Culture Reigns Supreme in Process Teams’ Priorities

Every year APQC conducts its annual process and performance management (PPM) priorities survey taking stock of the trends and challenges impacting PPM professionals in the year ahead.

Once again business process management (BPM) is the primary areas of focus for professionals. While technology tools for BPM receive the most media buzz, professionals are concentrating on more strategic, value driven, and people-focused priorities this year. Compared to prior years’ surveys, there is less emphasis on measurement and governance. Instead process teams are wisely focusing on embedding themselves in the business first and foremost this year.

Consequently, the top challenges for process teams focus on the foundational work of end-to-end mapping, aligning process to strategy, and driving a process-thinking or improvement cultures across the organization.

Developing End-to-End Processes

End-to-end isn’t just a passing fancy or this year’s buzzword. It’s become how organizations think about their processes.

That said, end-to-end process development has been the number-one BPM priority for four years in a row, and it’s not hard to understand why. End-to-end processes enable customer centricity, scalability, and productivity that isn’t possible with a functional viewpoint. Technology, particularly the widespread replacement of legacy systems is another key driver of this continuing priority. New and upgraded enterprise systems, such as ERPs, are often structured to include end-to-end processes like order-to-cash and procure-to-pay. Of course, the technology itself cannot reconfigure how the organization executes work, instead the process teams must lay the groundwork first if they want to make the most of these systems.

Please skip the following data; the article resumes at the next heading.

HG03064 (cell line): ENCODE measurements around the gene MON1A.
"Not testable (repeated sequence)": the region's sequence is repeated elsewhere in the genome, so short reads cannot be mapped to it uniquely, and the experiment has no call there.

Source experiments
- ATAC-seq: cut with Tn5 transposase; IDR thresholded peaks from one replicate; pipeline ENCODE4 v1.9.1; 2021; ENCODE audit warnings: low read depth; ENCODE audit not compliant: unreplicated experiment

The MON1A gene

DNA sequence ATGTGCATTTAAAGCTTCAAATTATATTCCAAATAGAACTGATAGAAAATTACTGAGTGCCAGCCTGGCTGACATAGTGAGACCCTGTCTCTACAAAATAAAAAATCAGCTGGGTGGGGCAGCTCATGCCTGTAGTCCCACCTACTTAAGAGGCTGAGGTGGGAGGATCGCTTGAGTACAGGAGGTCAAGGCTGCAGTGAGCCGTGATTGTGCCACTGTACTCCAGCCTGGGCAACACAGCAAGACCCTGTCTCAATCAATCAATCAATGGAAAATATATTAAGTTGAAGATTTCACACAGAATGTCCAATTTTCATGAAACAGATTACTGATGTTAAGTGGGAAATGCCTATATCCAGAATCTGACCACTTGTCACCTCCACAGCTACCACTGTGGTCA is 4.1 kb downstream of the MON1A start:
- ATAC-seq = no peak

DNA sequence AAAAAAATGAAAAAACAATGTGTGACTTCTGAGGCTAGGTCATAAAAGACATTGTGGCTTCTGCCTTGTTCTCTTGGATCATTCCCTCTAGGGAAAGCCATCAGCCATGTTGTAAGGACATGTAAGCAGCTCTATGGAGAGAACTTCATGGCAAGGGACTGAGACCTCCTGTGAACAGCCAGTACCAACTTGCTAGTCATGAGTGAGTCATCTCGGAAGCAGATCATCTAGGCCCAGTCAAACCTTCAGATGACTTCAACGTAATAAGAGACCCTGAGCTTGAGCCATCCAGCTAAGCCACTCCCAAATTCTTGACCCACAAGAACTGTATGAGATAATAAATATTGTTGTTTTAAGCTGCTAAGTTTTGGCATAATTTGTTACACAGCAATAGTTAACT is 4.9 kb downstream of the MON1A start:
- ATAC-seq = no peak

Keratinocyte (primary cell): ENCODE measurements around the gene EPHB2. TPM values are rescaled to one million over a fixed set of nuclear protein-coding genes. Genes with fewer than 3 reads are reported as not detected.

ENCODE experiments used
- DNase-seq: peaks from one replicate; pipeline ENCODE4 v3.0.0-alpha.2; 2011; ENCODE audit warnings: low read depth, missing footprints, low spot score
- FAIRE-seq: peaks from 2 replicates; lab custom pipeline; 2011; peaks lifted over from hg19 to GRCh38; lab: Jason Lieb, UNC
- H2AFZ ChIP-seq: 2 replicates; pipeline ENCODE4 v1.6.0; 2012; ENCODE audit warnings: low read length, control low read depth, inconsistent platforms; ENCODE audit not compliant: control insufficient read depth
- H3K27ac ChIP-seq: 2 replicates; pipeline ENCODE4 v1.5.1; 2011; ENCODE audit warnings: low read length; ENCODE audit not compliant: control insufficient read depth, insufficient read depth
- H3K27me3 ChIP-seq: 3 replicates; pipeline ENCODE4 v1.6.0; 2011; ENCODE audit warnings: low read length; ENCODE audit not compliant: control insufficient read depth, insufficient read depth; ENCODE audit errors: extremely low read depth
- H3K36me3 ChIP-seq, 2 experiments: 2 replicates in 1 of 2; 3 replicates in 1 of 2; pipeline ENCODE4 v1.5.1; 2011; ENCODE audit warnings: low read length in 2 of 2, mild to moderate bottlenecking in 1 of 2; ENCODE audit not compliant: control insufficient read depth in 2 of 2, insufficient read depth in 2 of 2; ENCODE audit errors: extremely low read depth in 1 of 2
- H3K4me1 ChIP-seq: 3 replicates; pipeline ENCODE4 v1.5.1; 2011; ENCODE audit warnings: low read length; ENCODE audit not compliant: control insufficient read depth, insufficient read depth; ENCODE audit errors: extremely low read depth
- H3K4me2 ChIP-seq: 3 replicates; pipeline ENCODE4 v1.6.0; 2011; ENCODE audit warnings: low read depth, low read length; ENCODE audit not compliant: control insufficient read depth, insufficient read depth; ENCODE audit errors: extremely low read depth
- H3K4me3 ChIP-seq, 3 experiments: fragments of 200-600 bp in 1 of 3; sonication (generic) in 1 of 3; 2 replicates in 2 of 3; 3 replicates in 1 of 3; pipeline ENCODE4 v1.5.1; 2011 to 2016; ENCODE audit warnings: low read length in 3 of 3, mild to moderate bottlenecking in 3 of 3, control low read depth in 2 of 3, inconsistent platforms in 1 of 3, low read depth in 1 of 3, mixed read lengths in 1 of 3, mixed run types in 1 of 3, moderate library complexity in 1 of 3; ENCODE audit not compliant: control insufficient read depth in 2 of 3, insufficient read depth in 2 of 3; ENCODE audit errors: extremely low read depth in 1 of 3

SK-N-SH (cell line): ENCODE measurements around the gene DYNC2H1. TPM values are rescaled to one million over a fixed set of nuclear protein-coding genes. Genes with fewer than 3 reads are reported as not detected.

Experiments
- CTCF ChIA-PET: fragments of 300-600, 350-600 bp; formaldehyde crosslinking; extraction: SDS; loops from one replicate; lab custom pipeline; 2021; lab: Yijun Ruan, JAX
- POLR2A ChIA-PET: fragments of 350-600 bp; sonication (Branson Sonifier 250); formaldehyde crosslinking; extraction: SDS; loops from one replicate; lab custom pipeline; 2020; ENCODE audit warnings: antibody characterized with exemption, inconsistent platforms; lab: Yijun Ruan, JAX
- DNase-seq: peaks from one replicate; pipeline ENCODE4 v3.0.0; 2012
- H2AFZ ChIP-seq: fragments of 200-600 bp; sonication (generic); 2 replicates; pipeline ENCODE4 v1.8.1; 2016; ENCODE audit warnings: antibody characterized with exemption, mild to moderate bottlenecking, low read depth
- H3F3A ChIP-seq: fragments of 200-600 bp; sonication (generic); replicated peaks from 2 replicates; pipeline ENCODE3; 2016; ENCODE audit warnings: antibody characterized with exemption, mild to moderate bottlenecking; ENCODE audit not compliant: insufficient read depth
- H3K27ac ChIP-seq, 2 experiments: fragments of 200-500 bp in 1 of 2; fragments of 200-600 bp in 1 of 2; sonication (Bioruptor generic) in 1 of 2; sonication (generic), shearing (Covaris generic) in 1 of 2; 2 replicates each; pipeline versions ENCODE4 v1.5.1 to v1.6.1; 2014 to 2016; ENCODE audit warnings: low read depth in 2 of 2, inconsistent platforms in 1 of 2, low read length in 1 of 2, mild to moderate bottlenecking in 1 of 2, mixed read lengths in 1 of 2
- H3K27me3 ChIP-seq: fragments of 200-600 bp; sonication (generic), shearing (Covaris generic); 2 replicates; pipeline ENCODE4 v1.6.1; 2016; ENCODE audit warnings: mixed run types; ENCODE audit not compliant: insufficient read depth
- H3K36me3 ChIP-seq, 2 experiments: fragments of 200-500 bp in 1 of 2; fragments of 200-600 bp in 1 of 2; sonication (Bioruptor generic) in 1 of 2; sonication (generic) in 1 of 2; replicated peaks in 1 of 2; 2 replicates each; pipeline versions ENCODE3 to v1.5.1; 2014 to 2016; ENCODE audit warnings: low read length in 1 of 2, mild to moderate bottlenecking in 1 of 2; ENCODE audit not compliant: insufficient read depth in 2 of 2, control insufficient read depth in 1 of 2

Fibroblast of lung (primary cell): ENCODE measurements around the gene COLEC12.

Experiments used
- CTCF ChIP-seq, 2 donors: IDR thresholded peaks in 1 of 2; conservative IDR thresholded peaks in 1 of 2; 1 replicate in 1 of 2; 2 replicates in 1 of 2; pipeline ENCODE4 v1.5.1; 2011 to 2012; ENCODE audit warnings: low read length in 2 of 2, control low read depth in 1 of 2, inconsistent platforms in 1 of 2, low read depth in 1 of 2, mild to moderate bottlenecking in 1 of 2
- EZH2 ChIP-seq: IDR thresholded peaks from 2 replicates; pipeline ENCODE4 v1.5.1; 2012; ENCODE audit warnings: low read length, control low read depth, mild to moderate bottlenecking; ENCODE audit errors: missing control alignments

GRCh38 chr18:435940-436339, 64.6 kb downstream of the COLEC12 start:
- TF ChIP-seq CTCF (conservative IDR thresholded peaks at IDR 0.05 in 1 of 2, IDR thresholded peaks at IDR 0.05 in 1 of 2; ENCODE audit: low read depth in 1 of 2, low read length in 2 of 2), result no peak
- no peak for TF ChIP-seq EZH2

End-to-end processes also help organizations execute on the next priority: aligning process efforts with strategy.

Aligning with Strategy

Strategic goals are rarely functional in nature, so a function-focused process mindset isn’t helpful for aligning process to strategy. You need an end-to-end view to align process to big-picture strategic goals such as boosting productivity, improving customer centricity, and increasing market share.

For process teams looking to provide value through process, strategic alignment is extremely vital. The relationship between organizational strategy and process management should virtuous, ensuring that process efforts stay focused on what the organization values most. There are a few ways to achieve this alignment:

  • Creating an executive steering committee to guide process efforts at a high level and keep the process team apprised of the evolving business strategy.
  • Incorporating strategic objectives into process project selection criteria.
  • Integrating process teams into strategic planning and/or implementation processes.

Creating the “Right” Culture

Process teams recognize that the most dangerous impediments to their work are operational silos and function-based thinking. Silos prevent process improvements from becoming embedded and sustainable. Function-based thinking encourages organizations to continually optimize one part of the business to the detriment of another, which in turn breeds resentment, frustration, and inefficiency.

The second biggest impediment is that even the most well-equipped team can’t identify all opportunities or execute all process projects alone. Instead, they need well established partnerships with the business. It’s even more beneficial to ensure employees have the skills, tools, and decision rights to support process efforts and identify opportunities on their own, in the flow of their work.